PlayStation has filed an interesting new patent that could potentially help players struggling through difficult sections of their favorite games. First discovered by SVG, this new patent is for technology that will affect the difficulty of an opponent based on how well or badly a certain player is performing. The AI will either get easier or more difficult depending on how skilled the player is.
It seems like after the release of almost every FromSoftware title, that there are discussions surrounding how difficult video games should be, with some claiming all games should have accessible difficulty options and others claiming that the developers should not have to compromise their original visions. With this new patent, Sony could build it into the game to constantly adjust the challenge depending on the individual player.
It’s not out the question for Sony to introduce later on in the generation. The PS5 already has a number of new features designed to help people in-game. One of the biggest mechanics introduced when the PS5 UI was first revealed was the in-game help system which allows players to quickly lookup hints on how to beat certain fights and where certain collectibles are located. Making games easier to play is Sony’s thing at the moment, so the company introducing adaptive AI into more challenging titles isn’t out of the realm of possibility.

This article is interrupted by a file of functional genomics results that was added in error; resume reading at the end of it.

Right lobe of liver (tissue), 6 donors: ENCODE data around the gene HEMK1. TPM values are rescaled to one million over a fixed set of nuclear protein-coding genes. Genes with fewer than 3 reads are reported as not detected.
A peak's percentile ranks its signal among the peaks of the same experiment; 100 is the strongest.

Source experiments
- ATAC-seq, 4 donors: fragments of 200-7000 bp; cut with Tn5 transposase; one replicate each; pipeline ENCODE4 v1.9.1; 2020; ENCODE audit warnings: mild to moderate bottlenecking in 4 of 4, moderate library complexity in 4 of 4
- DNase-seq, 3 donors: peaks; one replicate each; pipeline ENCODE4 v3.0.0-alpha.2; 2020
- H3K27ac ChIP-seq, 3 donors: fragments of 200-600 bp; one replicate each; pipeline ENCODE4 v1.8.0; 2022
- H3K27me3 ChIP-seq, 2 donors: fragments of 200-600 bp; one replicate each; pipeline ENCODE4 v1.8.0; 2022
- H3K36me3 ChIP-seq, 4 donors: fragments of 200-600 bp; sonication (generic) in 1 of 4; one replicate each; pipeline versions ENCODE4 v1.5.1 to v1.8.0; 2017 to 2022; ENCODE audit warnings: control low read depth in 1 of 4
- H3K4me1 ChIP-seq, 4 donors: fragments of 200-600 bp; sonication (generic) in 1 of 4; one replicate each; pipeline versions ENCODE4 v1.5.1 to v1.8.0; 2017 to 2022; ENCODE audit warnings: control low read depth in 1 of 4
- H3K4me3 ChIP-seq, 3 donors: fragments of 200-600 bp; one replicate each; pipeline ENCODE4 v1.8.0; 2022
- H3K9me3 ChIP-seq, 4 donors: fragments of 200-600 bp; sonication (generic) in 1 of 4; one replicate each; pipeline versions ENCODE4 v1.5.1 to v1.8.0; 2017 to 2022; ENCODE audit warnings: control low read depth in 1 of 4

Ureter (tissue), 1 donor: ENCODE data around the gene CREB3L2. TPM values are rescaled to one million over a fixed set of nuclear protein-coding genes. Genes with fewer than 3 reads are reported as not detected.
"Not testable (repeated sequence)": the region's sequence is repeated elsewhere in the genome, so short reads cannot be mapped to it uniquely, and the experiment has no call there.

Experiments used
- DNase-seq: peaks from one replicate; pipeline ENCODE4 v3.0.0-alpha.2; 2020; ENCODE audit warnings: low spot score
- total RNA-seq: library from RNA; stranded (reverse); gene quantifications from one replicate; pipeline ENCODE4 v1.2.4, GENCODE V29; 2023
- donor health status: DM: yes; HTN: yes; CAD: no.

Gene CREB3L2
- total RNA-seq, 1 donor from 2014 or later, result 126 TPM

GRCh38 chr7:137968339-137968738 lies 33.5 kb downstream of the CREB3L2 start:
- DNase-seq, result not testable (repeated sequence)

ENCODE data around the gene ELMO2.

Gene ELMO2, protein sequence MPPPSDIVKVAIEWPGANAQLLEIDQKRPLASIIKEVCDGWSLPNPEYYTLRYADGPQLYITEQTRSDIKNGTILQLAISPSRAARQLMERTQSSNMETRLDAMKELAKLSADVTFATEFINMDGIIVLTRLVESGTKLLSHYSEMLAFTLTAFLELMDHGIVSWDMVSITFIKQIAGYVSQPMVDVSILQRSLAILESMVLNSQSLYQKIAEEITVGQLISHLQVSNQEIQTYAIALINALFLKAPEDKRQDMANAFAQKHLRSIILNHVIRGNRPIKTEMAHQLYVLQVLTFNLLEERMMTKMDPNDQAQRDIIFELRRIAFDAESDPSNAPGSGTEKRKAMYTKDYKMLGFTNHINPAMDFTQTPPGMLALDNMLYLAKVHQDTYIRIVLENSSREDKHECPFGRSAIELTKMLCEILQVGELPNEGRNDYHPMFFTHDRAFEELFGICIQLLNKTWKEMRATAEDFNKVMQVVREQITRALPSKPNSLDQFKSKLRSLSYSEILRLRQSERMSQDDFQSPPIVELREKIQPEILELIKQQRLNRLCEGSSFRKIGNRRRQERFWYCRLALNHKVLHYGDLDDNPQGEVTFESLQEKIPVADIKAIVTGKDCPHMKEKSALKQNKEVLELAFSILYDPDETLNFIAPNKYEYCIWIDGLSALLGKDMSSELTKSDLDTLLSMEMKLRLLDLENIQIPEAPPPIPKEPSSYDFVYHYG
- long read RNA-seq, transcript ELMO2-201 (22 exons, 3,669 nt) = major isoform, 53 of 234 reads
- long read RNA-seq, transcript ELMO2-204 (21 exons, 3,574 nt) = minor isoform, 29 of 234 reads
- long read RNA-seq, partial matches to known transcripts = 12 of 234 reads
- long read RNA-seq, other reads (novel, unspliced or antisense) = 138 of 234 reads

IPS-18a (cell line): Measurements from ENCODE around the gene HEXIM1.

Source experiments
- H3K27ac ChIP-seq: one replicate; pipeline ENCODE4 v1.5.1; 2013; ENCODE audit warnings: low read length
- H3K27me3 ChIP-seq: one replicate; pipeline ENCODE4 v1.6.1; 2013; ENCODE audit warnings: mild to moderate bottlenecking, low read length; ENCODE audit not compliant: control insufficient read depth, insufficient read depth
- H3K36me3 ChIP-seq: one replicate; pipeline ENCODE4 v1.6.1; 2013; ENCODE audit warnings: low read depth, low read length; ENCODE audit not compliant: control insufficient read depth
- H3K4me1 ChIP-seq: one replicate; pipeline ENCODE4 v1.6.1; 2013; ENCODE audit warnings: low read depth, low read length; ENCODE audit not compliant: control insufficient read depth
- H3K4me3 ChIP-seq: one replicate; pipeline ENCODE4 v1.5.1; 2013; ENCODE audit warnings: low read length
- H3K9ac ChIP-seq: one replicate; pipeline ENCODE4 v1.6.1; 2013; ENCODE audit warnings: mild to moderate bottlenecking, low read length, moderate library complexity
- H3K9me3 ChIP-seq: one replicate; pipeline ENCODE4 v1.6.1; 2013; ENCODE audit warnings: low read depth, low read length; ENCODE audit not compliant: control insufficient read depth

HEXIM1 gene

Of course, it’s worth noting that this is just a patent and doesn’t necessarily mean that upcoming PlayStation titles will feature adaptive AI, but it’s clearly something that Sony is thinking about. Of course, more accessible titles mean more sales and this idea for adaptive AI could open up more difficult PlayStation titles–like Bluepoint’s Demon’s Souls remake–to more casual gamers.
However, PlayStation does have a tendency to file a lot of patents. Just recently, PlayStation also patented the idea of audience participation for its PlayStation VR system, allowing players outside of the VR headset to participate in VR games. PlayStation has also filed patents for more ambitious ideas like letting PS5 players leave each other in-game notes, using the cloud to emulate older titles, and even AI that can emulate a player’s skill and behavior if that player were to “rage quit.” Whether this particular patent ever sees the light of day is yet to be determined, but it does look promising at the very least.
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